Perhaps the largest and most successful cleantech challenge is the CleanTech Open.  The National Grand Prize winner of this competition receives a $250,000 cash prize.  Receiving thousands of submissions to their competition, the CleanTech Open opens the door to a countless number of people to display their creative thinking and innovative ideas.  This open innovation is key to bringing success to the rising cleantech revolution.

The European Cleantech Challenge is another important challenge.  This competition is a yearly business plan competition managed by the leading Italian bank Intesa Sanpaolo and aimed at startup companies in Europe. Another great European initiative is the  Cleantech Challenge a joint initiative by London Business School and UCL.  Cleantech Challenge Mexico is another example of a new competition that is growing in size and participation in a growing economy.

GE’s Ecomagination is another great example of how large companies are leveraging competitions and Open Innovation to drive Cleantech innovation. The initiative was a $200 million innovation experiment where businesses, entrepreneurs, innovators and students shared their best ideas on how to improve our energy future. The competition was also recently launched in China opening more doors for innovation by spreading to new countries.

These are just a few examples that show how cleantech competitions are taking off all over the world.

With this proliferation of competitions and open innovation challenges there is a problem of finding the right competitions to participate in. Our online cleantech platform and ecosystem on our website, is also a great place to find all the latest Cleantech competitions, awards and funding opportunities. We also run our own Open Innovation challenges.  Anyone from a CEO to a university student can find challenges and participate.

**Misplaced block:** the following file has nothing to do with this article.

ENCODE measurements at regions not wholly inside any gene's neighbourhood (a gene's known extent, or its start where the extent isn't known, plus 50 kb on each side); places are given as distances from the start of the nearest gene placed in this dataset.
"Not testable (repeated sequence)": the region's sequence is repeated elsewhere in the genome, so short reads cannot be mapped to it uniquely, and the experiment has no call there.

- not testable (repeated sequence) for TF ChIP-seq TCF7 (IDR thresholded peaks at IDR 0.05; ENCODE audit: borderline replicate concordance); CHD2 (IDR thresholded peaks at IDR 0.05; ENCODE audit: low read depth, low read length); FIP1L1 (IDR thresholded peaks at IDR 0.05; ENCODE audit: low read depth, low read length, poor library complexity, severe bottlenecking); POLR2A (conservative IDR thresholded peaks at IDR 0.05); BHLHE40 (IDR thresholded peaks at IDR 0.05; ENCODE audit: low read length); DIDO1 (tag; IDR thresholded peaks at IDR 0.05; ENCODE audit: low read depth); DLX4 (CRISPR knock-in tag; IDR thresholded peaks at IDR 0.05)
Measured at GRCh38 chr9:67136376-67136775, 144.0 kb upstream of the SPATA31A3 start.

For organizations that would rather run a competition on their own dedicated platform, Skipso offers the perfect solution. Through a dedicated and fully customised whitelabel platform, we allow any organization to set up and manage its own competition in few simple steps. An example is the previously mentioned EuropeanCleantech Challenge.

By utilizing the tools that companies like Skipso have created, any organization can leverage open innovation and competitions to drive Cleantech innovation. In doing so, they will also contribute to successfully creating new ideas, connections and jobs globally.

Cleantech Grants, Awards, Incentives – Monthly Digest

This month on Skipso:

  • 7 new Cleantech Grants, Awards and Incentives added to Skipso’s funding database
  • Focus this week: EU Carbon Capture & Storage Funding, UK Start-up Funding Programme and Innovation Awards, Oregon Wave Energy Grants, Italian Environmental Fund, Scotland Low Carbon Skills Fund, Nordic Cleantech Open
  • 12 grants and awards approaching application deadline
  • 2 Open Innovation Challenges live on Skipso

The Skipso funding section this week has reached 780 Cleantech grants, awards, incentives, all are accessible for free on Skipso’s Grants section.


10 ways Global Cleantech Clusters are accelerating the Cleantech Revolution

Guest Analyst: Shawn Lesser by Shawn Lesser

1. Cleantech clusters create jobs – A Cluster is a great mechanism to support cleantech businesses and stimulate business growth. For example ECO World Styria in Graz, Austria, a cluster of more than 150 cleantech companies, has created 5,000 new jobs in the last four years. The companies have generated a turnover of 2.8 billion Euros – approximately 8 percent of the region’s GDP. ECO World Styria focuses on innovative cleantech research projects, and help local companies access international markets.